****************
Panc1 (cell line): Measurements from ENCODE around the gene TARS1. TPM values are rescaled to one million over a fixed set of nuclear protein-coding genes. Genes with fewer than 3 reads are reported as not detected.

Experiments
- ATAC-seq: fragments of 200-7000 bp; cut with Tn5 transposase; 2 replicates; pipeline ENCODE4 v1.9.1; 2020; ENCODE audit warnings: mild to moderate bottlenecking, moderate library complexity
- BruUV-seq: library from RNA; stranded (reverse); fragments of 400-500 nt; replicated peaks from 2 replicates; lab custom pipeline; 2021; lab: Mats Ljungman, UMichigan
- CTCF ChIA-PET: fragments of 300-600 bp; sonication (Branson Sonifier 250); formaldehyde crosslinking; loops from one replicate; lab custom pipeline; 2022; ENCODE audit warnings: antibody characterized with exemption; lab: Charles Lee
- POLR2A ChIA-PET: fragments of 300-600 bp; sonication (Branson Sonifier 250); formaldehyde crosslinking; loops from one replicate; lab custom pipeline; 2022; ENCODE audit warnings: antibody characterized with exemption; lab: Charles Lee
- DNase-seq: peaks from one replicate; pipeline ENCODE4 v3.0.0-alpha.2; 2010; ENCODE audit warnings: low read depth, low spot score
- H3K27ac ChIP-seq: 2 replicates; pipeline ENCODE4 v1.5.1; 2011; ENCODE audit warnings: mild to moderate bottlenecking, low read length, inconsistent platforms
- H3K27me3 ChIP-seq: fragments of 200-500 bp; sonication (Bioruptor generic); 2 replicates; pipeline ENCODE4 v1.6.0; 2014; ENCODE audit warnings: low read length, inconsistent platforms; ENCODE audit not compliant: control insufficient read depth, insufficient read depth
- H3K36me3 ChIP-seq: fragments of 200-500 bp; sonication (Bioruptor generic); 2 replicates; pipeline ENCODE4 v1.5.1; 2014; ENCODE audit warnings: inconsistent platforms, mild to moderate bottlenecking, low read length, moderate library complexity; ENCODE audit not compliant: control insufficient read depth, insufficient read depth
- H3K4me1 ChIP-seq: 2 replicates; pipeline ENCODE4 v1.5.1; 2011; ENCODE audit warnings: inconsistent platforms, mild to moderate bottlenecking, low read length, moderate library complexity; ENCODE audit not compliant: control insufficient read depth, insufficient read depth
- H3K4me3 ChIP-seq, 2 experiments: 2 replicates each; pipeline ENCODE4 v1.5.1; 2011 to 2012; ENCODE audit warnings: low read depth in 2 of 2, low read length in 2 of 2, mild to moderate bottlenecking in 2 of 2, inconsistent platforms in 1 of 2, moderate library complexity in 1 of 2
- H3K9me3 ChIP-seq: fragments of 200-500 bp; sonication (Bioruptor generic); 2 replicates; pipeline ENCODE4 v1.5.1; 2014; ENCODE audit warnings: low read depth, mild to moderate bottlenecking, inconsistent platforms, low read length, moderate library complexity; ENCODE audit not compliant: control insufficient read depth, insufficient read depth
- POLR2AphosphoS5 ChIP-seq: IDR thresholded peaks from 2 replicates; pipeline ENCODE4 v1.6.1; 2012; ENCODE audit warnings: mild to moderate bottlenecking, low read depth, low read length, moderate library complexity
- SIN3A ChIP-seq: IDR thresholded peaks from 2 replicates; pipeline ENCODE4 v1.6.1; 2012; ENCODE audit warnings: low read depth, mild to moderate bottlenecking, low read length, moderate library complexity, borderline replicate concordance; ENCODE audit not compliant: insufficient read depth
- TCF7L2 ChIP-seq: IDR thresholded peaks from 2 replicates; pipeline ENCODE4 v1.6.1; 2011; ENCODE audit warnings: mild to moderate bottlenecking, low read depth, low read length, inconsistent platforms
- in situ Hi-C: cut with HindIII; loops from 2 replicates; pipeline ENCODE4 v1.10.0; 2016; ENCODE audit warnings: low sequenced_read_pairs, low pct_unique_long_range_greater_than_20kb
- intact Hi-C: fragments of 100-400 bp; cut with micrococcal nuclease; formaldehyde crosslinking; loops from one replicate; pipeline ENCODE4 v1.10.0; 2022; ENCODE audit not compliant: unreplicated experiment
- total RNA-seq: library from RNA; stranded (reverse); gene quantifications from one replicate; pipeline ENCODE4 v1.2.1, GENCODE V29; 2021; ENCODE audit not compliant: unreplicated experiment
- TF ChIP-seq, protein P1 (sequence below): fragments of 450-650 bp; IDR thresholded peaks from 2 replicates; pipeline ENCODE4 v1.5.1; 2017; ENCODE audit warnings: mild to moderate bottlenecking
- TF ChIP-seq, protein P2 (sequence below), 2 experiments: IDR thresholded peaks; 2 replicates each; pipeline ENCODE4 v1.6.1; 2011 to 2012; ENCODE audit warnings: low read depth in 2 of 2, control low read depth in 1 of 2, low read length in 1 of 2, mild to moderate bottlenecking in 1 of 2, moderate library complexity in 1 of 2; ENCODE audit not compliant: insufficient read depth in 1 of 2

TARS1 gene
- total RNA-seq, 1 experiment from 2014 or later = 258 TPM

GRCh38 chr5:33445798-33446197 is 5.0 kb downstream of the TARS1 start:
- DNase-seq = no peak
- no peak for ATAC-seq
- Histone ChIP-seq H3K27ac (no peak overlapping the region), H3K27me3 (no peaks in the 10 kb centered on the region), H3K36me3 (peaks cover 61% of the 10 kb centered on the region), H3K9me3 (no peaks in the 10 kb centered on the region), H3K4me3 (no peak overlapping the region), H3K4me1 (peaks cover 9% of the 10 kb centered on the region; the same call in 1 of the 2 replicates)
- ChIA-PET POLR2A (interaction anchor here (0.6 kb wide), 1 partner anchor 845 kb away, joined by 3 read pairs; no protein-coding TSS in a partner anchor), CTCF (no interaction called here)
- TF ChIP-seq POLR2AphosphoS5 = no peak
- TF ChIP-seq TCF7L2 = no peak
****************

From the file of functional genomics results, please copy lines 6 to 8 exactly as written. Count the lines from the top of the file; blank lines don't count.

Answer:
- POLR2A ChIA-PET: fragments of 300-600 bp; sonication (Branson Sonifier 250); formaldehyde crosslinking; loops from one replicate; lab custom pipeline; 2022; ENCODE audit warnings: antibody characterized with exemption; lab: Charles Lee
- DNase-seq: peaks from one replicate; pipeline ENCODE4 v3.0.0-alpha.2; 2010; ENCODE audit warnings: low read depth, low spot score
- H3K27ac ChIP-seq: 2 replicates; pipeline ENCODE4 v1.5.1; 2011; ENCODE audit warnings: mild to moderate bottlenecking, low read length, inconsistent platforms